WHO Considers Madagascar’s CVO Drink as Possible Treatment for COVID-19
World Health Organization (WHO) considers Madagascar’s CVO drink as a possible cure for Covid-19 after they stated that it welcomes innovations around the world including repurposing drugs, traditional medicines and developing new therapies in the search for potential treatments for COVID-19.
In a press release issued by the WHO on Monday evening which says;
“WHO recognizes that traditional, complementary and alternative medicine has many benefits and Africa has a long history of traditional medicine and practitioners that play an important role in providing care to populations. Medicinal plants such as Artemisia annua are being considered as possible treatments for COVID-19 and should be tested for efficacy and adverse side effects.
“Africans deserve to use medicines tested to the same standards as people in the rest of the world. Even if therapies are derived from traditional practice and natural, establishing their efficacy and safety through rigorous clinical trials is critical,” says WHO
However, Gistflash learnt that Madagascar is building a factory to mass-produce the drink from the extracts of the artimisia annua plant, which is used to treat malaria. The factory will be operational within a month, according to President Andry Rajoelina.
“Our researchers and scientists are doing the necessary to make our coronavirus remedy a drug that meets the standards,” he said on state TV.
Madagascar’s herbal drink has also received a boost from other African countries. The president of Tanzania, John Magufuli, says he’s sending a plane to Madagascar to fetch the tonic, and Rajoelina said on Twitter that Equatorial Guinea’s vice minister for health had arrived in the country to procure an unknown quantity. Other countries that have shown interest are Senegal, Guinea-Bissau and Comoros.
African governments through their Ministers of Health adopted a resolution urging Member States to produce evidence on the safety, efficacy and quality of traditional medicine at the Fiftieth Session of the WHO Regional Committee for Africa in 2000.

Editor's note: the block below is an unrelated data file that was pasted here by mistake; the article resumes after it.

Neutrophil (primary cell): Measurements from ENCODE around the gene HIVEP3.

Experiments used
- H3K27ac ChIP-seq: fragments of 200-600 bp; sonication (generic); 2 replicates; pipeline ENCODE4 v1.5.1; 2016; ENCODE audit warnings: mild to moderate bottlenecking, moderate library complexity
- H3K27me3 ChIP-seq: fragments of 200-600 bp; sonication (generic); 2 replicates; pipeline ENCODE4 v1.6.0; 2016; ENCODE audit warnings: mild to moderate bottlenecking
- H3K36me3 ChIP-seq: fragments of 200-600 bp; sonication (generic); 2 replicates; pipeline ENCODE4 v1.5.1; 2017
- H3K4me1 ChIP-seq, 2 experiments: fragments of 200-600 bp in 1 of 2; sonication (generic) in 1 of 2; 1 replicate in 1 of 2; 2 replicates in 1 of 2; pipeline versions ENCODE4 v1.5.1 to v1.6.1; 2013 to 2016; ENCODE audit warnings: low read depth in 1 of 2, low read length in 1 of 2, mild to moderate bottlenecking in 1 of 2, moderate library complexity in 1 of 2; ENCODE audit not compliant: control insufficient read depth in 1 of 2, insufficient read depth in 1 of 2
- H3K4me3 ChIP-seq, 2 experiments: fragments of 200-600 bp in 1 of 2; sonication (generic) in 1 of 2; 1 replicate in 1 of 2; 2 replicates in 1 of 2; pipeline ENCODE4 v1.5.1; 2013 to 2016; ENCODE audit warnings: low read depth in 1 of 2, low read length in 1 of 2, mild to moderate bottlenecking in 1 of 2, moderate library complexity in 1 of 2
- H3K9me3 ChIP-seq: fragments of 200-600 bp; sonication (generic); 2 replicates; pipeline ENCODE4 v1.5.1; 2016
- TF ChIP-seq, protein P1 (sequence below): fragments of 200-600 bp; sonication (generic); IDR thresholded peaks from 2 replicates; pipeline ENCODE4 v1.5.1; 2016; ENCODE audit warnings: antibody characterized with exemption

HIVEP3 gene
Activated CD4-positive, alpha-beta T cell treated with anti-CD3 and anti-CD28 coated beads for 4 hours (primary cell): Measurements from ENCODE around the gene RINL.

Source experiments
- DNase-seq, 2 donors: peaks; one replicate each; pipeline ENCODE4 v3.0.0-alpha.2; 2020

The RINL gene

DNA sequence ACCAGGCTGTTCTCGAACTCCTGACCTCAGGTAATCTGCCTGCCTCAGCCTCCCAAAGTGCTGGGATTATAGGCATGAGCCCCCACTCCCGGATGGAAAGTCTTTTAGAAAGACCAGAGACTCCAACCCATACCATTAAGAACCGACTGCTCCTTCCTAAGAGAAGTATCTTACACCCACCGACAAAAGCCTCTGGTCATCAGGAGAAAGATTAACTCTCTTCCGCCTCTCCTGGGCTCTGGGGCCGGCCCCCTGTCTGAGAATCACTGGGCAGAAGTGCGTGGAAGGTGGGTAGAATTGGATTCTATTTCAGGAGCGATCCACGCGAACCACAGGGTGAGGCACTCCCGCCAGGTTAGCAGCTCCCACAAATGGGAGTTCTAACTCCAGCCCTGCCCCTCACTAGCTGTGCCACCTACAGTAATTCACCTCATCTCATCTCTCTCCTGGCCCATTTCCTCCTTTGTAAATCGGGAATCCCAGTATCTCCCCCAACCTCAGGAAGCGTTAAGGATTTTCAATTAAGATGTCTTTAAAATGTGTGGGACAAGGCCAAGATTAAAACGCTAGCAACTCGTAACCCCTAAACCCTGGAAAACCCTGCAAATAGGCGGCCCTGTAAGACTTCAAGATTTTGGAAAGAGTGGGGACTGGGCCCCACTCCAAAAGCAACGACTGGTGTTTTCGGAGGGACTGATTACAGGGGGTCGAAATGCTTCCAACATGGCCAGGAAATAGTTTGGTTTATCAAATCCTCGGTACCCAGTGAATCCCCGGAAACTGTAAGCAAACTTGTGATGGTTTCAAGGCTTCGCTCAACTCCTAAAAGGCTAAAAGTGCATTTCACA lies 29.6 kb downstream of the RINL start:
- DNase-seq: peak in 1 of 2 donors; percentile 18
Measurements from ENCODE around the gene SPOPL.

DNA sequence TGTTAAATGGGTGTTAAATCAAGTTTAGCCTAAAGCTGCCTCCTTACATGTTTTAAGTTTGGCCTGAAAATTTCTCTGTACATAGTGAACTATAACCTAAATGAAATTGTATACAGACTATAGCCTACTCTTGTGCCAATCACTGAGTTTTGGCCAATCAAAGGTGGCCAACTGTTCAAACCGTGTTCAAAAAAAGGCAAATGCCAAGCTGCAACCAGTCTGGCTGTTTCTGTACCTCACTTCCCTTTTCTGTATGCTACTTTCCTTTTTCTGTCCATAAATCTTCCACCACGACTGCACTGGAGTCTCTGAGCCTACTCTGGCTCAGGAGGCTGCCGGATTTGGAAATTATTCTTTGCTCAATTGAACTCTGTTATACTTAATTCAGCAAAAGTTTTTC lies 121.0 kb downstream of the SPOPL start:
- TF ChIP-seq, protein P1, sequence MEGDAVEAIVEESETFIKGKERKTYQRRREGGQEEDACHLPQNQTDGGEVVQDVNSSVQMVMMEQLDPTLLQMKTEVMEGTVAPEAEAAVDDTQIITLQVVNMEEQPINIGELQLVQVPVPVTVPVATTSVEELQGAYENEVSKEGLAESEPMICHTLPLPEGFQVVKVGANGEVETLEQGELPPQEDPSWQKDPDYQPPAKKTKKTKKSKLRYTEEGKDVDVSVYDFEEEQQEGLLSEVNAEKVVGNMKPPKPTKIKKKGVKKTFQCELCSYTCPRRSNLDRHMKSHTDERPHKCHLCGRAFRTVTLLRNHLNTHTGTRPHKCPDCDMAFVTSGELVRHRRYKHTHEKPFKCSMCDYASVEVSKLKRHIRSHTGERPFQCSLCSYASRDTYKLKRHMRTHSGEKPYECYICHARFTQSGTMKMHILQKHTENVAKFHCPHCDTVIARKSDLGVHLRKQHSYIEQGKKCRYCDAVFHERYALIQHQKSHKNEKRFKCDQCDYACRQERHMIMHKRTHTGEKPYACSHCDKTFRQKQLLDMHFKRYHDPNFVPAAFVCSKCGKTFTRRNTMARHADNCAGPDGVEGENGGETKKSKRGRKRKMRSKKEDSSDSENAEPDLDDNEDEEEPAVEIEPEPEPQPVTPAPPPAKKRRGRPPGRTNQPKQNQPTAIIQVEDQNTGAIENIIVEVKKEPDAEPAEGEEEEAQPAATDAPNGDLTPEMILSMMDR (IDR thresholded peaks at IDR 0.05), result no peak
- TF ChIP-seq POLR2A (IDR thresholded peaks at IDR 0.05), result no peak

Countries also agreed to undertake relevant research and require national medicines regulatory agencies to approve medicines in line with international standards, which include the product following a strict research protocol and undergoing tests and clinical trials. These studies normally involve hundreds of people under the monitoring of the national regulatory authorities and may take quite a few months in an expedited process.
WHO is working with research institutions to select traditional medicine products which can be investigated for clinical efficacy and safety for COVID-19 treatment. In addition, the Organization will continue to support countries as they explore the role of traditional health practitioners in prevention, control, and early detection of the virus as well as case referral to health facilities.
Over the past two decades, WHO has been working with countries to ensure safe and effective traditional medicine development in Africa by providing financial resources and technical support. WHO has supported clinical trials, leading 14 countries to issue marketing authorization for 89 traditional medicine products which have met international and national requirements for registration. Of these, 43 have been included in national essential medicines lists. These products are now part of the arsenal to treat patients with a wide range of diseases including malaria, opportunistic infections related to HIV, diabetes, sickle cell disease and hypertension. Almost all countries in the WHO African region have national traditional medicine policies, following support from WHO.